Learn how to display objects on screen.
- [Instructor] With an understanding of how to position nodes using the coordinate system in SceneKit, it's time to learn how to display the objects on the screen. Before we get too technical, let's think for a moment about how movie scenes are created. If I was a movie director and wanted to get a shot of a character like this, with the right lens I might place my camera someplace like this. The properties of the camera, including the focal length of the lens, the size of the sensor, the zoom setting, the height and distance all determine how the shot actually appears and the same is true in SceneKit.
In order to display a scene, you designate a node whose camera property contains a camera object as the point of view. We use the SCN node object that contains the camera to define the orientation of the camera, or in other words, the point of view. A camera's direction of view is always along the negative Z axis of the node's local coordinate system. Of course, you can change the direction of view and point the camera at other parts of your scene using different node properties such as position, rotation, or transform.
Keep in mind that by default, a camera defines a perspective projection whose field of view or FOV, and the near and far visibility limits you control using various properties that you set as variables. You can also add depth of field and blur effects using variables like focal distance and focal size. These settings determine the visible depth of your camera and are also known as the viewing frustum. Keep in mind that a camera all by itself won't be of much use or do anything until it is part of the node hierarchy.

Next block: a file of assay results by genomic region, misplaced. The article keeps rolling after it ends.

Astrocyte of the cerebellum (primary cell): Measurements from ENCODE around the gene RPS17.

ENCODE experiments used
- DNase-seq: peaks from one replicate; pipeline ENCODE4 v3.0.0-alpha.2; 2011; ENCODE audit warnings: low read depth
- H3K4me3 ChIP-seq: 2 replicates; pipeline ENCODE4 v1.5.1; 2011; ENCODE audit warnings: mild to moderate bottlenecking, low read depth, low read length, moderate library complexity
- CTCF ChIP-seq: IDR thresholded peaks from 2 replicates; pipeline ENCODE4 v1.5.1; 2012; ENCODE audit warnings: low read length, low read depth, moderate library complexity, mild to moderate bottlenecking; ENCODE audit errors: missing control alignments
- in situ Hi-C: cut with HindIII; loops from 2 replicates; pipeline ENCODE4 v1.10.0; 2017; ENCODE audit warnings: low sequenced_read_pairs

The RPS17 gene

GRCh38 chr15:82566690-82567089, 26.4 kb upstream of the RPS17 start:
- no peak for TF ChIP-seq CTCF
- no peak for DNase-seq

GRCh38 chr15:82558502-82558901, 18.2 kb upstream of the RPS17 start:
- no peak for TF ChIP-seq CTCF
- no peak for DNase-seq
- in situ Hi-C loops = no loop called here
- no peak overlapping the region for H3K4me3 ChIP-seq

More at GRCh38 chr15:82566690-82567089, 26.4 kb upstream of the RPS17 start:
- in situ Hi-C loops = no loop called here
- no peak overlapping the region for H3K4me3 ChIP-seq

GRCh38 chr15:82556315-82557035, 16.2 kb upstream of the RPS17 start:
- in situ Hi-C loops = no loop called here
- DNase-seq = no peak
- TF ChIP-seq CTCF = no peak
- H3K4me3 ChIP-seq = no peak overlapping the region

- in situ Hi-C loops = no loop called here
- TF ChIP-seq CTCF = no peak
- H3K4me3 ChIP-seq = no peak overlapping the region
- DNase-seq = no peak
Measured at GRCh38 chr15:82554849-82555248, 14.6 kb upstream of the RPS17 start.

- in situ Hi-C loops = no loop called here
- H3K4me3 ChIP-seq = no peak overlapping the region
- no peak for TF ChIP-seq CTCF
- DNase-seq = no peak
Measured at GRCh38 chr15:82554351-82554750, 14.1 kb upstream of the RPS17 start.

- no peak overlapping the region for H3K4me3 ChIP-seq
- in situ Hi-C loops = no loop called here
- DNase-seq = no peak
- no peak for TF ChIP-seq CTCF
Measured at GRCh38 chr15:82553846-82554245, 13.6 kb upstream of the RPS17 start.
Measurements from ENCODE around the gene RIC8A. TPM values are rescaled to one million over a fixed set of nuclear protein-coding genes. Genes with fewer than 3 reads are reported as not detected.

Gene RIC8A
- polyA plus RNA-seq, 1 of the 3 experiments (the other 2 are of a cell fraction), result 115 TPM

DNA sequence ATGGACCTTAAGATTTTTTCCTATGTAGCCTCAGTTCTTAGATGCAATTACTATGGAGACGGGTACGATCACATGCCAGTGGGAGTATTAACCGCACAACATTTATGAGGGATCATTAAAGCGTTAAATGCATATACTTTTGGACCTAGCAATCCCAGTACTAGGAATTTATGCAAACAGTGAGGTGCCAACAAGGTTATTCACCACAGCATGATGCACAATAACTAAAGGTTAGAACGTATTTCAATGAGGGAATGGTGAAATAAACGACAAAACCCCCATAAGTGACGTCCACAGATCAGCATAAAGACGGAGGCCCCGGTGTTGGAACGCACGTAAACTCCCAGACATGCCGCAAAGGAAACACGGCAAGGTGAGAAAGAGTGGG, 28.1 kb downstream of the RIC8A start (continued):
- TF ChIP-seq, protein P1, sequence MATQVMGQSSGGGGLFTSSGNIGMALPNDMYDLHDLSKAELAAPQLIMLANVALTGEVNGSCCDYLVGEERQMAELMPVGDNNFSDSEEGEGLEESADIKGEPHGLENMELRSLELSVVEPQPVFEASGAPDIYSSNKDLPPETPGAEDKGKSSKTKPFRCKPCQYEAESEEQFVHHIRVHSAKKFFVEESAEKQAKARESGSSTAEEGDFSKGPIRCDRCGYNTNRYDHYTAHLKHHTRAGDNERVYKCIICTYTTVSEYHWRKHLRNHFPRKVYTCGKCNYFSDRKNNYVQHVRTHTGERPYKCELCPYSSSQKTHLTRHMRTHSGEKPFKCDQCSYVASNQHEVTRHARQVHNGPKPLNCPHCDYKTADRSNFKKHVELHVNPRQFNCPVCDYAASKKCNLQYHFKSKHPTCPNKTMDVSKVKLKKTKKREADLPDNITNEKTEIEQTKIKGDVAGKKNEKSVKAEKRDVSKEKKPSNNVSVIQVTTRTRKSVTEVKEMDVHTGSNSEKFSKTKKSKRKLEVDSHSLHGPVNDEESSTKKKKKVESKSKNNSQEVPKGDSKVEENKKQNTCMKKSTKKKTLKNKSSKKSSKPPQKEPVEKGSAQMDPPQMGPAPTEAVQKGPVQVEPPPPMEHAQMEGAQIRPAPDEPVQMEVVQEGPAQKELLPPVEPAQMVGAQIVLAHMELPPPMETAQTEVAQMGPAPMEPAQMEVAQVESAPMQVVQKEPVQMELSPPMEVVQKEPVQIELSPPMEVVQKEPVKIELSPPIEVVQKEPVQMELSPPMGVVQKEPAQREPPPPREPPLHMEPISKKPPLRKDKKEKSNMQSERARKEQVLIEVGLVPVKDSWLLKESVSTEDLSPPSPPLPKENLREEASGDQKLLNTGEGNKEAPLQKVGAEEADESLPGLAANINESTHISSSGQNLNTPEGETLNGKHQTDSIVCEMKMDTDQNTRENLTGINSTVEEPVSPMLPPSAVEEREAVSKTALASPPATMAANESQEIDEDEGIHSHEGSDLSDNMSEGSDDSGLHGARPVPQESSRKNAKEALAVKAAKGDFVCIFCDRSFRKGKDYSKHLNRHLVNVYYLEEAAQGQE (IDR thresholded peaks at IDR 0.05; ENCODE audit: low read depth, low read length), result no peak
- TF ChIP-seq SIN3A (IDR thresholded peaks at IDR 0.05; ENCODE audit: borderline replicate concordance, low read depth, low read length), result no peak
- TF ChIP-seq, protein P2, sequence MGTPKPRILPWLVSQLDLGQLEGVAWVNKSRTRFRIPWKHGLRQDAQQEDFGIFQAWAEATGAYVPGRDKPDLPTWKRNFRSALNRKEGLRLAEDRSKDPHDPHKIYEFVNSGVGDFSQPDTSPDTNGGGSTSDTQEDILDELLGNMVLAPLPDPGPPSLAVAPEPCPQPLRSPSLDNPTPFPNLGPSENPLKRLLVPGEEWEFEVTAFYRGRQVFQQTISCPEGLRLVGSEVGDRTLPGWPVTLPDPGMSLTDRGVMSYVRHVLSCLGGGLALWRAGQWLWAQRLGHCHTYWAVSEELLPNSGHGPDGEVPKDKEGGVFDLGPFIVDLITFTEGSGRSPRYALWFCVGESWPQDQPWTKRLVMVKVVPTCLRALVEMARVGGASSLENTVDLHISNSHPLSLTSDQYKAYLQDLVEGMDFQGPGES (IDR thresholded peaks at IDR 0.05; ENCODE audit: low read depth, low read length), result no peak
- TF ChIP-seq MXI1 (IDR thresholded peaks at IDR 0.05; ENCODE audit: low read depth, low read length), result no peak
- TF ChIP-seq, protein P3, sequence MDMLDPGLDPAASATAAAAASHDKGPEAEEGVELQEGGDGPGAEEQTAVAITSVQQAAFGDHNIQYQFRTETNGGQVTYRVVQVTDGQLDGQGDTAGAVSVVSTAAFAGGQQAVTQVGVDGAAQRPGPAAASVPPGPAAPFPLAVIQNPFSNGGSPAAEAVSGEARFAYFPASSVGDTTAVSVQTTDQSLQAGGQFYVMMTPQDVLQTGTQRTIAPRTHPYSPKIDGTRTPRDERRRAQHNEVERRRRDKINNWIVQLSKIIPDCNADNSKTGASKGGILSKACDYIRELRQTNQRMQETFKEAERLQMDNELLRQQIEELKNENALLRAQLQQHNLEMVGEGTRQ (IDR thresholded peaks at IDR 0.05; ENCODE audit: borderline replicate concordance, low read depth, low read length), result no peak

All right, let's go write some code and see how we do this in Xcode. Making sure that you're in the GameViewController.swift file of your project, we'll create an empty SCN node and assign it to a variable. To do this, we'll go to the top of our code and right under the variable for SCNScene we're going to type in var cameraNode: and we'll call the SCNNode class, SCNNode, and then add an exclamation mark.
Next, I'm going to go to the bottom of my code, right underneath setupScene, create a new method to set up the camera. To do that I'll type in func setupCamera(), and I'll type space, and then opening curly brace, press return, and Xcode will give me the closing curly brace. I'll then type in cameraNode = SCNNode() and I'll type in cameraNode.camera to assign a camera class SCNCamera().
Then we'll define the position of the camera by typing cameraNode.position = and then we'll use the SCNVector3 class, so SCNVector, use the vector three. Open parentheses, and now we're going to type in the coordinates, type in x: 0, y: 0, and then z: and I'm going to give it a 15.
The reason I picked 15 is I just wanted to give a little bit of depth to the camera. Finally, I'm going to type in scnScene.rootNode.addChildNode and we're going to attach that to the camera node. That last line of code there adds the camera node to the scene as a child of the scene's root node. Now, in order to get this to work, we need to call this method in viewDidLoad, so just under setupScene, here in viewDidLoad, I'm going to press return and type setupCamera.
Normally I would build a code and run it in the Xcode simulator, but I haven't added any objects to this scene to be displayed, so we won't see anything just yet.
- Setting up SceneKit
- The SceneKit coordinate system
- Using built-in view features
- Physics in SceneKit
- Spawning multiple objects and timers
- Optimizing performance
- Creating your first particle system
- Configuring and implementing a particle system
- Enabling touch